Fig.1 Posterior aspect of Left Ear. Shortly after embolization, the AVM area can be appreciated with the reaction to the NBCA.
The swollen area, upon physical examination, proved to be a pulsatile mass, with some reddish discoloration. (Fig.1) The results of MRI/MRA imaging were consistent with an extra-cranial AVM, with feeders anterior and posterior auricular branches. Suggestion of feeders from branches of the middle meningeal artery.
Fig. 2A PA view of Left External Carotid Angiogram showing posterior and anterior Auricular Arteries, a ear helix, and scapha feeding with a dominate fistula.
Fig. 2B Total angiographic obliteration of AMC and fistula with sparing of the Helix cascade (as seen on late films).
Selective angiogram revealed feeders from the anterior and posterior auricular arteries. (Fig. 2A) Super selective embolization of feeders involved in the auricular cascade with penetration into the draining veins, nidus, and distal dedicated feeding arteries while the ear was packed in ice to stop flow to the normal tissue lead to total obliteration One-tenth of a cc of non-opacitied NBCA was used to minimize the mass of embolic material and discoloration. (Fig. 2B).
Fig. 3 Two weeks after embolization the inflammation of the NNCA is gone and the shunt gone by Doppler.
In follow-up, shows obliteration of the AV shunting. Additional angiography is indicated in 6-12 months to confirm obliteration.
AVMs are less common than venous malformations, and rare compared to more common hemangiomata (a.k.a. birthmarks). Clinical examination and history can usually tell them apart. Skin hemangiomata are almost always self-limiting, present in infancy, and regress with time. Venous malformations, local dilated venous structures, grow in proportion to the patient, and symptoms develop due to local mass effect. AVMs have a saltatory course. They can be quiet for years, then expand rapidly which can be related to growth, trauma, or childbirth. Particularly treacherous is growth of AVMs related to pregnancy. Although thought to be “malformations’ lacking capillaries, it is likely they are a remodeling disease. Long-term surveillance is needed. Effective treatment requires obliteration of the feeding artery, “nidus” and proximal vein. This can be done by embolization and surgical en-block resection1,2. Recurrence is possible due to ongoing remodeling or tiny residual areas that where initially angiographically occult. The extensive blood supply of the face with a rich connection between the cutaneous, muscular, osseus, and nervous systems can make treatment difficult. Thankfully, the deep structure of the temporal bone was not directly involved in this lass. This area is usually rich with anastomoses from arteries of the brain stem. In addition, all cranial nerves have an associated artery that runs the course of the nerve and picks up collaterals along its course.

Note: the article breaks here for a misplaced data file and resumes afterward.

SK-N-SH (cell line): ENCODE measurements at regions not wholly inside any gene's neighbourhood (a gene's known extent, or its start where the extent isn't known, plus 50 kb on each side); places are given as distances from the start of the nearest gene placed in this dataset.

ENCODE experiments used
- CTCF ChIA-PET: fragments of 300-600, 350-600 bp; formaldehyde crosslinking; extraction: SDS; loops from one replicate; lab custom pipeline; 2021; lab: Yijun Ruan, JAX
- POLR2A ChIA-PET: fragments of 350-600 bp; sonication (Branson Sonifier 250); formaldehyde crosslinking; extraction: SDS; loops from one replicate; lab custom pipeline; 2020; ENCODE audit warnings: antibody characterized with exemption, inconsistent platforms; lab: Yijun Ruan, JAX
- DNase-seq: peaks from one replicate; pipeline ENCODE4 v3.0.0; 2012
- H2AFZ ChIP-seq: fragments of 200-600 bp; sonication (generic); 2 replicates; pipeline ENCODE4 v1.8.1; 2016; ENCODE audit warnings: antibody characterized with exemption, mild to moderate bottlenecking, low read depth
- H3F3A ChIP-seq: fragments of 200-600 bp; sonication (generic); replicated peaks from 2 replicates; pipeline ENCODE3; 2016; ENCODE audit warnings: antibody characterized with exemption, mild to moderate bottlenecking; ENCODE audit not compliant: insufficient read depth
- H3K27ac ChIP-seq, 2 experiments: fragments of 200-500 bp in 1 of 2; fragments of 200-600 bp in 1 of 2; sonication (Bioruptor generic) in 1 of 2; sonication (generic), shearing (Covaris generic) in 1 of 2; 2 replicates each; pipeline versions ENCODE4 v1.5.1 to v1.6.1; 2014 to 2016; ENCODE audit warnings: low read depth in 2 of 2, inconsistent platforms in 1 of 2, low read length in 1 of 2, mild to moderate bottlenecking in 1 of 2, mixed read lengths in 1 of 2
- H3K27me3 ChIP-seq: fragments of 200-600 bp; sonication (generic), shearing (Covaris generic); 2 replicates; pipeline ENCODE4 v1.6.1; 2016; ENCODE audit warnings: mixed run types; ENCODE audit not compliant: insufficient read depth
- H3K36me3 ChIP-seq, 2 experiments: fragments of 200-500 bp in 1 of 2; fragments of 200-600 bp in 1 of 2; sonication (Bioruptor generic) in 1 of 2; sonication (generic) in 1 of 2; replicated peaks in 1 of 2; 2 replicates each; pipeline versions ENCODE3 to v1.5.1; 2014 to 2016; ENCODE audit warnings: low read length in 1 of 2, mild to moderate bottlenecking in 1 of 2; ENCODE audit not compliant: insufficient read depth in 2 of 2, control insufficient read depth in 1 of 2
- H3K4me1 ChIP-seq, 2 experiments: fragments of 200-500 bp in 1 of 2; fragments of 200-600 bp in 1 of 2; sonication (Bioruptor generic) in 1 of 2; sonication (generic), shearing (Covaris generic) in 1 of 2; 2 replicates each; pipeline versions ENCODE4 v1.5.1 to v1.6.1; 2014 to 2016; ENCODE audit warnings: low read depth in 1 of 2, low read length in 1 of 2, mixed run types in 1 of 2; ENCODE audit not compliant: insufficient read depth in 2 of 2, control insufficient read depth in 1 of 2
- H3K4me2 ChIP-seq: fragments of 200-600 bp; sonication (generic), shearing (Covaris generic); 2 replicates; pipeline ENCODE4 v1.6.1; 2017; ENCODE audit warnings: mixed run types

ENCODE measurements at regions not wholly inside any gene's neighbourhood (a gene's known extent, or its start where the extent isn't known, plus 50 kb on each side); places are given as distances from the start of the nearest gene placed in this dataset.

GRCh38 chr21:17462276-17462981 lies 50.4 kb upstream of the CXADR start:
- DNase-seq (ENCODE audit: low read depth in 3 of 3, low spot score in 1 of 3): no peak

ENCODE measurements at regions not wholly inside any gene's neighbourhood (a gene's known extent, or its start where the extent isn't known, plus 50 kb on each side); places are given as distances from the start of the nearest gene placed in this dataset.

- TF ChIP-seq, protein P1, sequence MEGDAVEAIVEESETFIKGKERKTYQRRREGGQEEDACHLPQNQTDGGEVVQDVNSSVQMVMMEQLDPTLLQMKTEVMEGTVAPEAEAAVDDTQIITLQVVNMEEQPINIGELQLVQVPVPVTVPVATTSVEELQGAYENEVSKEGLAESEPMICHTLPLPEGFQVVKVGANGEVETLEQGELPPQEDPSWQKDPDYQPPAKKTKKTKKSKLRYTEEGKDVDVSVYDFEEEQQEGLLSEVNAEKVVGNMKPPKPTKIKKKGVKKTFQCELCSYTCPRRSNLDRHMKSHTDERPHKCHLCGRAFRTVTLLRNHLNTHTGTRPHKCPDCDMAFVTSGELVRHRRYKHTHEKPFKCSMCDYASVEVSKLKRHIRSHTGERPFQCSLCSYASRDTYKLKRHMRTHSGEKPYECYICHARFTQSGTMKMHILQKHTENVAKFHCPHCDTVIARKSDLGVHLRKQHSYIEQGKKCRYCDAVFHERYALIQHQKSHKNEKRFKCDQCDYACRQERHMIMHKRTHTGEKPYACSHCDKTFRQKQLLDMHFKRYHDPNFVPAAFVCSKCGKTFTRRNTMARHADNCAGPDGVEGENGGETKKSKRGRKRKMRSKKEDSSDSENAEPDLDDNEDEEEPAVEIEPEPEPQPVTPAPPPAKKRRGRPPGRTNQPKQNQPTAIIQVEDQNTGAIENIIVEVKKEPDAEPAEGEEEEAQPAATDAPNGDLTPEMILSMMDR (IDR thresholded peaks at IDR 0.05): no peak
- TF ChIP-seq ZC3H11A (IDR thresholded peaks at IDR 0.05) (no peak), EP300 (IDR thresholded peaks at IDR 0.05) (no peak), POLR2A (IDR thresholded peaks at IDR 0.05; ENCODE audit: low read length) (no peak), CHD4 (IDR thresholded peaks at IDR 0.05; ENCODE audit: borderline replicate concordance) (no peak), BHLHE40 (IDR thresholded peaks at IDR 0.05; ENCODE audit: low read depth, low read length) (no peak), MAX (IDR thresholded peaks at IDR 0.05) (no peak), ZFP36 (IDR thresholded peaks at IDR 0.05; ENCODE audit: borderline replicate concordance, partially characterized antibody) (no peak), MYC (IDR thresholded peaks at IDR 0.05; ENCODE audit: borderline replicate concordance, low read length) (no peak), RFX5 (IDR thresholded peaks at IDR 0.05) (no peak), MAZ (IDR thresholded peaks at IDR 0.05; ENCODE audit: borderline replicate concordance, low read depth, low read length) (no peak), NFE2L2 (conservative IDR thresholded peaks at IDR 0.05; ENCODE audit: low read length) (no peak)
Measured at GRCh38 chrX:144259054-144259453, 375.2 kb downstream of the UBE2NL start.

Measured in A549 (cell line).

Penetration of embolic material into normal tissues can lead to ischemic damage and reflux into anastomoses can lead to nerve damage. Strategies used to avoid this “off target” embolization include super-selective catheter placement and temporal vascular blockade of normal tissue. Packing the normal tissue in ice was used in this case. Tissue blood-flow is tightly controlled by tissue temperature, whereas pathological shunts as seen in AVMs are decoupled from this physiological thermal control. At temperatures below 20°C, there is only minimal flow to normal tissue3. Therefore, it is possible to take advantage of this to spare the normal tissue and selectively target the high-flow shunts. Trans-venous embolization with ethanol can be effective, if there is a single draining vein but offers its own set of risks.
Acknowledgments: We appreciate the care and help of Dr. Charles Corwin and Dr. Susanne Kowel-Connelly.
The patient is an 11 year-old girl who presented with a painful, discolored swelling behind her left ear. She said the swelling had increased noticeably in size over the previous 6 months.